Hospitality Revenue Analytics

How to Destroy Hotel Profits with Averages #1: Outliers

I meet hospitality people every day that tell me that the widespread use of analytics will never take off in the hotel industry or that it will take decades to materialize.  We are here to fight the good fight of democratizing the use of data, math, analytics, and critical thinking across the industry. To turn hotel number crunchers into, as one of our followers put it, “ninjas”.  In that endeavor, we begin our new blog series “How to Destroy Hotel Profits with Averages.”

In the first of this new series “How to Destroy Hotel Profits with Averages”, we will look at the destructive use of the Average Booking Window.  I have met few Revenue Managers that do not make the following catastrophic mistake when calculating the Average Booking Window.  In fact, I have seen most large OTA “Intelligence” reports with this same mistake(they should really know better).  It is a also a common mistake built into most PMS and RMS calculations of the Average Booking Window.

Say you run a 50 room hotel and you’d like to figure our the average booking window for a particular Wednesday in the year because your analysis has revealed that this day is historically slow.  Marketing has agreed to launch promos for that day, but they need to know what is the average booking window so that the promo can get the most audience.

You take the arrival date minus the reservation date for all the bookings for that day and you get the following set of Days-Out numbers.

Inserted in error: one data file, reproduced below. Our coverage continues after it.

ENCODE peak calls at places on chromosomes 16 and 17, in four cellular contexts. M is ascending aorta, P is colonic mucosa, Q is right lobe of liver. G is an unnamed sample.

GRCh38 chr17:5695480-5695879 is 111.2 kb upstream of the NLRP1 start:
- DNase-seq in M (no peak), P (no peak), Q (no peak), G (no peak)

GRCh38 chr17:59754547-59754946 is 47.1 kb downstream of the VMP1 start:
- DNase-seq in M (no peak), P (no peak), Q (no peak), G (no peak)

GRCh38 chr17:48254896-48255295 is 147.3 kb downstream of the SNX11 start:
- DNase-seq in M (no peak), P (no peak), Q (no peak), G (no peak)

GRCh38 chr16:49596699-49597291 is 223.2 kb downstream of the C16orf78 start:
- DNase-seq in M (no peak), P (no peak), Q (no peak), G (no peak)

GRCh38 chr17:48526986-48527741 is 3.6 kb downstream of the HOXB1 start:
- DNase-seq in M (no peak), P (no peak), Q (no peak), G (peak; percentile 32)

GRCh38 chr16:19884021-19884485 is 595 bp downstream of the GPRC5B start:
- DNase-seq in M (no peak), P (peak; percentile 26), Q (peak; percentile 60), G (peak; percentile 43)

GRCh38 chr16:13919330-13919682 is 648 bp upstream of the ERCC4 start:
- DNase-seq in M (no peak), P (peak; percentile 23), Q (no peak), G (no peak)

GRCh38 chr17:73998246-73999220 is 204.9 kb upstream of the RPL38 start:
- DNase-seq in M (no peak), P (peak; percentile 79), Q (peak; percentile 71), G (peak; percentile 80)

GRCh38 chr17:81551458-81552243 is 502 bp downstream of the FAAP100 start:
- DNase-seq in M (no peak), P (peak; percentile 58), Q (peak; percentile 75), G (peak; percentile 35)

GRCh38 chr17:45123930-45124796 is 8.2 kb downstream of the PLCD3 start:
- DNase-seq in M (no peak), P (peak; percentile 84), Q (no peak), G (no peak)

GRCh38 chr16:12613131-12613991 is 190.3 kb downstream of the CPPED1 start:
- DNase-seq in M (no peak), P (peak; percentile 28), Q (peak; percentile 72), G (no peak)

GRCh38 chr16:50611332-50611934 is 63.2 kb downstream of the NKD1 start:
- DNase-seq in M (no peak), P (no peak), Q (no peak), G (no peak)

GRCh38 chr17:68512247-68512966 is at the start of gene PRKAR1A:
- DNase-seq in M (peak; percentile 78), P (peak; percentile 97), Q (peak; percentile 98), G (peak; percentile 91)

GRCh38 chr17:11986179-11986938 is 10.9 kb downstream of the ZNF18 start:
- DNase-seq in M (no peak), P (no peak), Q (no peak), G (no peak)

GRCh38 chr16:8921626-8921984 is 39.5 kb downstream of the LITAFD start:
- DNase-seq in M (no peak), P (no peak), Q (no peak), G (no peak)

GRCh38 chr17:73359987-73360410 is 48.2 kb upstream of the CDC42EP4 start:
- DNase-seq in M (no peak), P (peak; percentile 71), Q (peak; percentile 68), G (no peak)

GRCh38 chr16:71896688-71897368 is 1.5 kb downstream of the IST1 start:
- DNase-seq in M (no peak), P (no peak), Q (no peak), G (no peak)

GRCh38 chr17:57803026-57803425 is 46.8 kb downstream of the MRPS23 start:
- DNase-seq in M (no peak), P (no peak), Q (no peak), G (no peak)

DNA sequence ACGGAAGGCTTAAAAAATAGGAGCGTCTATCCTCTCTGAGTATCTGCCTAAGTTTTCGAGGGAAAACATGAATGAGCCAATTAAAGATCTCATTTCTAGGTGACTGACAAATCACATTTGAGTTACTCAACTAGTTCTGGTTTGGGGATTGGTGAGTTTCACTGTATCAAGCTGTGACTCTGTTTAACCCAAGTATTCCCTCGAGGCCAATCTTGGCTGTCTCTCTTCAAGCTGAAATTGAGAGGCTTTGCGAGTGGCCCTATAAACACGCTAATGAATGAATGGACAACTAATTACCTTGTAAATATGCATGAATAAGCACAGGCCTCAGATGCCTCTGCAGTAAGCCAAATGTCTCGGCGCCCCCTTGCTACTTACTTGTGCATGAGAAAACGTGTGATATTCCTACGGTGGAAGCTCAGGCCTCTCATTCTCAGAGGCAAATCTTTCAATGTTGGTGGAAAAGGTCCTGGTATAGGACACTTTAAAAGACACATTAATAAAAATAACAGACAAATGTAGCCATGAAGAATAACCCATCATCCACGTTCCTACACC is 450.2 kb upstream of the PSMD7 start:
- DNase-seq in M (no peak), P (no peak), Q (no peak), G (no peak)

The average for this set of numbers is 19.18 so you tell the Marketing department to launch a campaign about 20 day from the day of arrival.

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Here’s the problem with this commonly used calculation. The booking at 185 days out was a couple who wanted to return to the hotel where they got engaged which is why they reserved so far out.  The 68 and 90 day bookings where independent business travelers in town for a one-time conference.  The rest of the bookings where from typical guests.

When you remove these “outliers”, the average becomes 10 days. That makes sense given that 10 Days out is the number that appears the most(the mode). By telling Marketing to launch a promo 20 days out you completely blew the prime booking window and threw your marketing dollars into the trash.  In fact, given the distribution of this data set, it is possible that no one saw the promo at all.

Averages are simple, but they are very dangerous to profit.  Yet the hotel business uses metrics based on averages as the currency that runs the industry.  Whether it be ADR, capture rates, or Average Booking Window, metrics based on averages are inexcusable in the era of advanced analytics. Keep tuned to more  “How to Destroy Hotel Profits with Averages”.

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Robert Hernandez, Statistical Analysis and Data Mining for Revenue Growth Robert is an expert in the field of mathematical Hotel Optimization and Analytics. He has spent the last 17 years building data-driven forecasting and optimization models for companies in over 20 different industries, from tech to tourism. Robert possesses a very unique skill set including cross-disciplinary experience, advanced mathematical and analytics skills, data transformation, industry-specific knowledge and business-process improvement expertise. Robert began his career at the Walt Disney Company in Revenue Planning. Read More+


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